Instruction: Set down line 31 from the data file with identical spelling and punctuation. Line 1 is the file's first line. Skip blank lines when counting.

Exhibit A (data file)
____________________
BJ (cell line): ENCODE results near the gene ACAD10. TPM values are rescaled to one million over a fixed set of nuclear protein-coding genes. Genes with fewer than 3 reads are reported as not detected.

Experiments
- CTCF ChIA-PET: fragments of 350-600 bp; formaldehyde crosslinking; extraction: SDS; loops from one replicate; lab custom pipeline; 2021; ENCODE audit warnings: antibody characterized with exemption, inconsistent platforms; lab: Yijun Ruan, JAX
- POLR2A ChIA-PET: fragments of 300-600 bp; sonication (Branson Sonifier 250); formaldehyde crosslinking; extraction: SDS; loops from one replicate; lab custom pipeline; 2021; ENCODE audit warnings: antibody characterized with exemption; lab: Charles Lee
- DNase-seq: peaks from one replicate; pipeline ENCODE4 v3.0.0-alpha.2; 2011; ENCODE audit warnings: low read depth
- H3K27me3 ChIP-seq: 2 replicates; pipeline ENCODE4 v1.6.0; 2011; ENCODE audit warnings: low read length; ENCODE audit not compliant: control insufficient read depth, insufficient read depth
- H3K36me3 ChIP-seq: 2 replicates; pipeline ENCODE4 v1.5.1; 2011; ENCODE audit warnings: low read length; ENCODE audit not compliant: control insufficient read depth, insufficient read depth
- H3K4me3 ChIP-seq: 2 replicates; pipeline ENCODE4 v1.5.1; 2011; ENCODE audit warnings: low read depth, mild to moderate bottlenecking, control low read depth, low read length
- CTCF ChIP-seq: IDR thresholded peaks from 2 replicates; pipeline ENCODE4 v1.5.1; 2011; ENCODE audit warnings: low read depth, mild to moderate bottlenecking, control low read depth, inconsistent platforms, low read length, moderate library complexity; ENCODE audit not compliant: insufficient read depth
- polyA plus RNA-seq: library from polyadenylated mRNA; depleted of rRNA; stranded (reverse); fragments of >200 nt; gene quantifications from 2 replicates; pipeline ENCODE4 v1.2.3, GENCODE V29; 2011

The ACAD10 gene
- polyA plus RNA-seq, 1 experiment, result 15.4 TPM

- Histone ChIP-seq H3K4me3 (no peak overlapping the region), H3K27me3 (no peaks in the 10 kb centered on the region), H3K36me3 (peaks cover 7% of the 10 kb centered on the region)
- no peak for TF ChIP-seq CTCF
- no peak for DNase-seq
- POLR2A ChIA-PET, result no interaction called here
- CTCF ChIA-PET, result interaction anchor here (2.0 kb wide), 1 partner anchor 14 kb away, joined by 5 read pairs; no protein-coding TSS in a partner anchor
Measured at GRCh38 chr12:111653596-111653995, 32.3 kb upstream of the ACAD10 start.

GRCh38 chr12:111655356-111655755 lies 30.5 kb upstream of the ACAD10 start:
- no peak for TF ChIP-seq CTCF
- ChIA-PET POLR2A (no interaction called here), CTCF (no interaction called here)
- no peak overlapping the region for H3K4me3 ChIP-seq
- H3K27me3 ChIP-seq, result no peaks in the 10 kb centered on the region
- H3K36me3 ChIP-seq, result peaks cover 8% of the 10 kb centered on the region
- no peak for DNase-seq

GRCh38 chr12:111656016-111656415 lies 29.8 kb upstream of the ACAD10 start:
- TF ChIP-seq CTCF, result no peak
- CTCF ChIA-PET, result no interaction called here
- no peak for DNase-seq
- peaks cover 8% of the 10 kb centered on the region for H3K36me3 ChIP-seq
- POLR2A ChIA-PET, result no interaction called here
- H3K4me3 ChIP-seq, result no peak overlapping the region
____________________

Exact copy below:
- POLR2A ChIA-PET, result no interaction called here